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March|April 2005
Pop Con By David A. Strauss
Lawyers, Unite By Scott Cummings and Ingrid Eagly
America the Mercurial By Michael Ignatieff
Asking for Trouble By Phillip Carter

Asking for Trouble

Why the counterterrorism interrogations at Guantánamo Bay have been counterproductive.

By Phillip Carter

IN THE THREE YEARS SINCE THE UNITED STATES opened its Guantánamo Bay, Cuba, prison for suspected terrorists, the prison has been described as everything from an "American gulag" to a "legal black hole." Significant moral outrage has been expressed about policies employed there—indefinite detention, arbitrary legal process, and coercive interrogations—policies that were until recently considered beneath the United States and more appropriate to a third world dictatorship. Despite the thousands of U.S. military personnel stationed there, "Gitmo" has become a most un-American place.

In support of an argument that U.S. operations at Guantánamo Bay have both run amok and become counterproductive, the British journalist David Rose offers a substantial body of reporting in his concise book, Guantánamo. He draws on Vanity Fair interviews conducted with several released detainees, most notably Shafiq Rasul, the Briton at the center of the June 2004 case in which the U.S. Supreme Court decided that the president did not have unfettered and unreviewable power to detain enemy combatants in a foreign locale like Gitmo. He also makes expert use of published and unpublished government documents to show, to an extent unknown before, that many inside the Defense Department catalogued and questioned the problems at Gitmo. Since the book was published late in the fall of 2004, even more information has come to light confirming Rose's findings.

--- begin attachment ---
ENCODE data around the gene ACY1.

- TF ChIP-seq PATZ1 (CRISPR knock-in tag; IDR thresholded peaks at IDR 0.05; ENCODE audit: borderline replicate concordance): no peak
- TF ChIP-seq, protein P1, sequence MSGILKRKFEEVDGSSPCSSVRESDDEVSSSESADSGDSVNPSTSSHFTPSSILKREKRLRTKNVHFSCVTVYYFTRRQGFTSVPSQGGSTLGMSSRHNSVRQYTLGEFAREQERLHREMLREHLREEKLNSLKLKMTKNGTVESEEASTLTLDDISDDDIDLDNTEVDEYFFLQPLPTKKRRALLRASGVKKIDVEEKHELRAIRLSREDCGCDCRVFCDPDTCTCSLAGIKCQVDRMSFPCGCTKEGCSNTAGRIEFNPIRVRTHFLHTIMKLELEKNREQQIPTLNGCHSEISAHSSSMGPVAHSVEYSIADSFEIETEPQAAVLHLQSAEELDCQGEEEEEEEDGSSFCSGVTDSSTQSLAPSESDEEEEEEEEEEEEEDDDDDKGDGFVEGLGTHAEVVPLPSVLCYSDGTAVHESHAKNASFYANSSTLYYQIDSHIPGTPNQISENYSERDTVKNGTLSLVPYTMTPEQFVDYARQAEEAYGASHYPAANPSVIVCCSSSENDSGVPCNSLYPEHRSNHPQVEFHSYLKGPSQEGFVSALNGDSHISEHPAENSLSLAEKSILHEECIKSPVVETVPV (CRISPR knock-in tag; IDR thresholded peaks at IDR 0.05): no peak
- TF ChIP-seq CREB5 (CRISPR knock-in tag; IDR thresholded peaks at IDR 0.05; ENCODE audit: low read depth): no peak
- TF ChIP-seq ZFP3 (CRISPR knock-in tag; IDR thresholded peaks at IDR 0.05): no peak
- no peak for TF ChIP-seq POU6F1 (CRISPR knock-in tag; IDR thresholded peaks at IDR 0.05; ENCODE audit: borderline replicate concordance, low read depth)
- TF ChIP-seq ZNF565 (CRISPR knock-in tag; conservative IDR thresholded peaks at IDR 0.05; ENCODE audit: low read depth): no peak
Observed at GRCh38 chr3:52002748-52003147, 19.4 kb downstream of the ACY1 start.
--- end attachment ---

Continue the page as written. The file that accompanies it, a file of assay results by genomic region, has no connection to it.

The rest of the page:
Everyone now knows about the egregious abuses depicted in the photos at Abu Ghraib, abuses that appear to have resulted from sadistic behavior by the soldiers on the "night shift" there. But Rose provides much valuable new information about the extent of the authorized interrogation practices at Guantánamo, and how those practices crossed the line into sadism as well. Detainees were frequently put into stress positions such as the "short shackle," where their arms and feet were bound with a short chain, forcing them to bend over in painful crouches. Many detainees at Gitmo were also "ERFed"—a euphemism for the severe beatings issued by the U.S. military's Extreme Reaction Force in response to slight disciplinary infractions, such as having an extra water cup in a cell.

Though the description of interrogation techniques is useful, Guantánamo is most valuable for its eloquent dissection of the methods used by the United States to gather intelligence from detainees. Rose writes that Guantánamo Bay has become the focal point of the U.S. effort to gather intelligence about al Qaeda, because of severe shortcomings in the intelligence community's human intelligence ("HUMINT") capabilities. As Seymour Hersh and others have written, it is likely that the United States did not have a single agent inside an al Qaeda cell on September 11, and that it has made little headway since. The U.S. government is highly adept with technical means of gathering intelligence, like satellites and sophisticated listening devices. Unfortunately, the most important intelligence about al Qaeda cannot be gathered via these means—it is stored inside the minds of terror cell members, or contained on laptops deliberately not connected to the Internet so as to avoid the prowling eyes of the National Security Agency.

Faced with the need to gather intelligence about al Qaeda's plans and intentions, yet hobbled by its lack of HUMINT, the Bush Administration chose to use interrogations of detainees to learn what it could about the global terror network. According to the Administration, the need to harvest intelligence from detainees by whatever means trumped everything else, including the law. Rose quotes a notorious memo from then-White House counsel Alberto Gonzales to President Bush on January 25, 2002:
The nature of the new war places a high premium on factors such as the ability to quickly obtain information from captured terrorists and their sponsors in order to avoid further atrocities against American civilians, and the need to try terrorists for war crimes such as wantonly killing civilians. . . . In my judgment, this new paradigm renders obsolete Geneva's strict limitations on questioning of enemy prisoners and renders quaint some of its provisions. . . .